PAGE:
Politics and Prejudices: Treating Canada like, uh, spit 

Lower Americans, which is what we really are, geographically (and often otherwise) tend to disrespect Canada, our most important friend, ally, and trading partner.

Not only haven't we expressed gratitude for their picking up all Michigan's expenses for the badly needed new bridge over the Detroit River — our government wouldn't even pay for its own customs plaza.

Canada sighed and rolled its eyes, or would have if an entire nation could. This is nothing new. We've been doing it for well over a century: Sometimes on purpose; more often, out of our usual boorish insensitivity and absent-mindedness.

Back in the 1960s, President Lyndon Johnson once grabbed Canadian Prime Minister Lester Pearson by his lapels and screamed at him, "Don't you come into my living room and piss on my rug!"

Poor old Mike Pearson hadn't in fact ignored the toilet; all he had done is make a speech calling for a bombing halt in Vietnam. LBJ also usually called Pearson by the wrong first name, and sometimes confused him with the British prime minister. Other presidents have openly insulted Canadians or attempted to walk all over them.

Congress, if possible, has been worse. After Pierre Trudeau, who was regarded as a world statesman, addressed a joint session in 1977, one member from Milwaukee said he was impressed because "some members of Congress didn't know a Canadian could speak such good English."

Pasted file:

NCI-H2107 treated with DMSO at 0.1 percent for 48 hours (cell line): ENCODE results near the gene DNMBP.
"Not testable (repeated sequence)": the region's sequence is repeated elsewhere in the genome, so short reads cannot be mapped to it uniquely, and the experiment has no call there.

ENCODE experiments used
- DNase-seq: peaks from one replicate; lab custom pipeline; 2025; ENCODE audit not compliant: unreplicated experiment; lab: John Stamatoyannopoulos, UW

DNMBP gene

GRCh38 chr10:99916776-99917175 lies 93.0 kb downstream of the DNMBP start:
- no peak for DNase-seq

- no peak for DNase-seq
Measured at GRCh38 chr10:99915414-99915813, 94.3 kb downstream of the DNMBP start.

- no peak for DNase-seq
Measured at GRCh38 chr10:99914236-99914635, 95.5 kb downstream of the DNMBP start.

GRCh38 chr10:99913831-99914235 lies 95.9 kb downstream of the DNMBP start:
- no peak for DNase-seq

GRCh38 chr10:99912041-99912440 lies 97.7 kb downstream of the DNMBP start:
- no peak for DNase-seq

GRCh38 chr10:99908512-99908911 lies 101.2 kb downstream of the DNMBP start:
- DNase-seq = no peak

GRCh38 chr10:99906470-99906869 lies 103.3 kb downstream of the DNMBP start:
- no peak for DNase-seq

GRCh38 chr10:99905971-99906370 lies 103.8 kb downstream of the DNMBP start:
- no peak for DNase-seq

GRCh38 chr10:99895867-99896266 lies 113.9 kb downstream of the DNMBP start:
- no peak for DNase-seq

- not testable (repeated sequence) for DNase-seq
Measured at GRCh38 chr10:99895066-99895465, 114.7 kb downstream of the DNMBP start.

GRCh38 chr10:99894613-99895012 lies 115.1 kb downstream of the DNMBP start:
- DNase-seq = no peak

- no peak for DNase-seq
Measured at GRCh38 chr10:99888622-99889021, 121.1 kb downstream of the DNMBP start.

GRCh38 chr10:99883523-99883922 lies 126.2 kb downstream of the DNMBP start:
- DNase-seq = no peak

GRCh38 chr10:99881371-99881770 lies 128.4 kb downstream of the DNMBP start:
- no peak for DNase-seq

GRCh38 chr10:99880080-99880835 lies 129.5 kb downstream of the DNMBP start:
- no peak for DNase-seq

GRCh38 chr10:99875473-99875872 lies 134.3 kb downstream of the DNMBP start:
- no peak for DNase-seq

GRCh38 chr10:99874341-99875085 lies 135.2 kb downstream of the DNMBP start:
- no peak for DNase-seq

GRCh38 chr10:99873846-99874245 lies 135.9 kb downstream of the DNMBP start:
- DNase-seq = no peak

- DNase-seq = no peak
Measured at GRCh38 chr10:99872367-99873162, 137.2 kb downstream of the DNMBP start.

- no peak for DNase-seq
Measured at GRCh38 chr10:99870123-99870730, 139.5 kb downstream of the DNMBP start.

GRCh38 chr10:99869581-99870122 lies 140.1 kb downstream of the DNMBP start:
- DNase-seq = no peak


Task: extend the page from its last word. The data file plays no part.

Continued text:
Back then, Canada felt mainly ignored. Sondra Gotlieb, an accomplished and outspoken novelist, was the wife of Canada's ambassador to Washington back in the Reagan era. "For some reason, a glaze passes over people's faces when you say Canada. Maybe we should invade South Dakota, or something," she mused. Sadly, they never did.

Canada's problem is that she is like a sensible, usually sweet woman married to a bully. Though Canada is just as large geographically as the United States, it has barely more than a tenth of the population. Canadian politicians have long referred to it as a mouse sharing a bed with an elephant.

Years ago, Canadian columnist Allan Fotheringham said the problem was "the mouse still quivers. He fears sexual assault." Being crushed on purpose is more like it.

Things do, in fact, seem to be particularly bad right now. Despite our frequent boorishness, Canada and the United States have usually gotten along very well. Our nations really have been close, at least on most issues, and it really was the world's longest unguarded border, at least until Sept. 11, 2001.

There've been exceptions; President Clinton did seem to have a warm relationship with Canada's leaders, and Canadians will tell you that former Michigan Gov. Jim Blanchard was the best envoy Washington ever sent.

But those days are gone. Whatever you think of President Obama, relations with Canada have been especially bad in the last few years. The Globe and Mail, Canada's most important newspaper, ran a long story last month saying that U.S. Ambassador Bruce Heyman has been more or less frozen out by Prime Minister Stephen Harper's government, in part, evidently because he brought the arrogant attitude of a former investment banker to the diplomatic table.

Mostly, however, there is a chilly atmosphere between Harper and Obama, who have never warmed to each other.